Immediate and intermediate-term results of optical coherence tomography guided atherectomy in the treatment of peripheral arterial disease: Initial results from the VISION trial.
Cawich, et al. Cardiovasc Revasc Med. 2016 Oct - Nov;17(7):463-467
Long-term patency rates for percutaneous peripheral arterial interventions are suboptimal. Optical coherence tomography (OCT) guided atherectomy may yield superior patency by optimizing plaque removal while preserving the tunica media and adventitia.
The VISION study is a multicenter prospective study of patients with peripheral arterial disease undergoing OCT guided atherectomy with the Pantheris™ device. In 11 patients enrolled in a single center, we report procedural and clinical outcomes, at 30 days and 6 months.
The mean age was 63±11years and 73% (n=8) were men. The target lesion was in the superficial femoral artery in 82% (n=9) of the patients. Mean stenosis severity was 87%±10% and mean lesion length was 39±31mm. Procedural success was observed in all patients with no device related complications. Mean post-atherectomy stenosis was 18%±15%. Almost all excised tissue consisted of intimal plaque (94%). At 30days, significant improvements in Rutherford class, VascuQoL scores and ABI were observed, 0.9±0.8 vs. 3.1±0.7 (p=0.01), 4.9±1.9 vs. 3.6±1.5 (p=0.03) and 1.04±0.19 vs. 0.80±0.19 (p<0.01) respectively. At 6months, there were significant improvements in Rutherford class (1.0±1.0 vs. 3.1±0.7, p=0.01) and ABI (0.93±0.19 versus 0.80±0.19, p=0.02) but not in VascuQoL scores (3.7±1.4 versus 3.6±1.5, p=0.48). Target lesion revascularization occurred in 18% (n=2) of the patients.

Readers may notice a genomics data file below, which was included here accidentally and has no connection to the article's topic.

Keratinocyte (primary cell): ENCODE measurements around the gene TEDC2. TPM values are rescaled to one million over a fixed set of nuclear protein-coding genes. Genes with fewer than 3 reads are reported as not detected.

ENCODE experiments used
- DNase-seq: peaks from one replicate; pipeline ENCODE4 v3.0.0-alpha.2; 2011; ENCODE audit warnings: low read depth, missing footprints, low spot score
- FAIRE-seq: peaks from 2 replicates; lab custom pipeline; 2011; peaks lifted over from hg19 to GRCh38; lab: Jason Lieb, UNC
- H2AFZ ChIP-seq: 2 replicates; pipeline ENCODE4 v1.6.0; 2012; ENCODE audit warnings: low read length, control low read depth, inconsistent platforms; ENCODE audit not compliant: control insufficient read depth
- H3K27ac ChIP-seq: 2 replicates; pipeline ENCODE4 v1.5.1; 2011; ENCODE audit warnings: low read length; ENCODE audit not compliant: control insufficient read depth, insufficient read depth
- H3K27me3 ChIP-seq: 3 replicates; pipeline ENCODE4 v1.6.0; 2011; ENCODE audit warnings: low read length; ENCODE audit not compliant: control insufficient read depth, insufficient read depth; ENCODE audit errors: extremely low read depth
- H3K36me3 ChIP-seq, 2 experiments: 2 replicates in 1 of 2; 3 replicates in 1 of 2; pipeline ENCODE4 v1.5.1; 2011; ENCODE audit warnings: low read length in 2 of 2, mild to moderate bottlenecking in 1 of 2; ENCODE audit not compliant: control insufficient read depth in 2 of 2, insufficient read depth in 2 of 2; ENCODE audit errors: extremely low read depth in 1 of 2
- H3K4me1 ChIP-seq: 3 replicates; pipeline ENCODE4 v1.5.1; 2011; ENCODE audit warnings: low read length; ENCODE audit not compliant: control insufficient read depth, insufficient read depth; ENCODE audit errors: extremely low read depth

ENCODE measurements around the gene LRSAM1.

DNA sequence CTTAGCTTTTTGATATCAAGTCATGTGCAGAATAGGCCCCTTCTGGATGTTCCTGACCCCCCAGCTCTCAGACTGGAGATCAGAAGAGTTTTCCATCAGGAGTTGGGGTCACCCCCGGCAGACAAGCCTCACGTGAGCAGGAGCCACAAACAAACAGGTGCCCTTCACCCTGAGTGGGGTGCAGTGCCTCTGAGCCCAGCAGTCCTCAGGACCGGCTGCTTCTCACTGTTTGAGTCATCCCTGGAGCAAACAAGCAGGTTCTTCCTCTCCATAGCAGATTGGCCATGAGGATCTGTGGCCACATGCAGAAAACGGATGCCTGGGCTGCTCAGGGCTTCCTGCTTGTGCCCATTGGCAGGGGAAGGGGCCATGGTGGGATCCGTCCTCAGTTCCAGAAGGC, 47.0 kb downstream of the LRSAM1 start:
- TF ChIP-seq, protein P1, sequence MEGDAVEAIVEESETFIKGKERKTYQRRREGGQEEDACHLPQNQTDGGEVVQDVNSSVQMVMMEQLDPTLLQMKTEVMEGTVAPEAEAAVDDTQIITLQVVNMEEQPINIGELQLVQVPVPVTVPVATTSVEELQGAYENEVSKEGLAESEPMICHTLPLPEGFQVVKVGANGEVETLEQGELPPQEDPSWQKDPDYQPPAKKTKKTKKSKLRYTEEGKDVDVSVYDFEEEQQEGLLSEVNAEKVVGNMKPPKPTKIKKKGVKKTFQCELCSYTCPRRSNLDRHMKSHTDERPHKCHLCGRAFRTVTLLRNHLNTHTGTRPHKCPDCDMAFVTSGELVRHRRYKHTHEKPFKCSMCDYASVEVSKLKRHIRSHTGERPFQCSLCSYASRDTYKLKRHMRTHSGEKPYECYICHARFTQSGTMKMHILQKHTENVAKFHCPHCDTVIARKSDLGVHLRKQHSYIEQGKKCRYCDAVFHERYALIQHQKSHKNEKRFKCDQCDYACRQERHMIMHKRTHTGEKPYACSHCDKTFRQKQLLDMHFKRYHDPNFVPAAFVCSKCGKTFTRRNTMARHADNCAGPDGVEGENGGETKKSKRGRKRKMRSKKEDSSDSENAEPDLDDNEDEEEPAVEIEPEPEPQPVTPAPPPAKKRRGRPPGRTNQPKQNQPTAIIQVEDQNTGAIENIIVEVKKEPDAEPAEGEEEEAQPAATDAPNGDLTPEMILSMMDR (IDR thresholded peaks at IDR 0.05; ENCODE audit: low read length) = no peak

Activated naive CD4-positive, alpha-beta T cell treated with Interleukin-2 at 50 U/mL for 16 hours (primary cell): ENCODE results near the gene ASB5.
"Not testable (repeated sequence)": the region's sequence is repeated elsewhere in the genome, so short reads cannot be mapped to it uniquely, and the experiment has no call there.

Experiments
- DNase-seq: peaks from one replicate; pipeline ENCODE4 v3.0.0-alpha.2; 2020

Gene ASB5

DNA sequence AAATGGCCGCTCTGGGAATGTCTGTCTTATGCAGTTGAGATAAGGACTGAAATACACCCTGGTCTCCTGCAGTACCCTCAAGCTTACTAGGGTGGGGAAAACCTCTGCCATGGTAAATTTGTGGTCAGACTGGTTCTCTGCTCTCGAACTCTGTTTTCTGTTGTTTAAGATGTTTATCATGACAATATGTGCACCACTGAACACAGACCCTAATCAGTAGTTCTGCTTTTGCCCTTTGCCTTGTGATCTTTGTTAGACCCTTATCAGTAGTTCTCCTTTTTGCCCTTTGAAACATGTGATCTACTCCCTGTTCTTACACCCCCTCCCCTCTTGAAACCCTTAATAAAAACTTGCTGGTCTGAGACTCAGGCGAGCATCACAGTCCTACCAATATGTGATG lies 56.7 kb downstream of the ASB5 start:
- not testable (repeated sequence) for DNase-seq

OCT guided atherectomy resulted in high procedural success, no device related complications and encouraging results up to 6months. Histological analysis suggested little injury to the media and adventitia. Larger studies are needed to confirm the efficacy of this approach.
KEYWORDS: Atherectomy; Optical coherence tomography; Peripheral arterial disease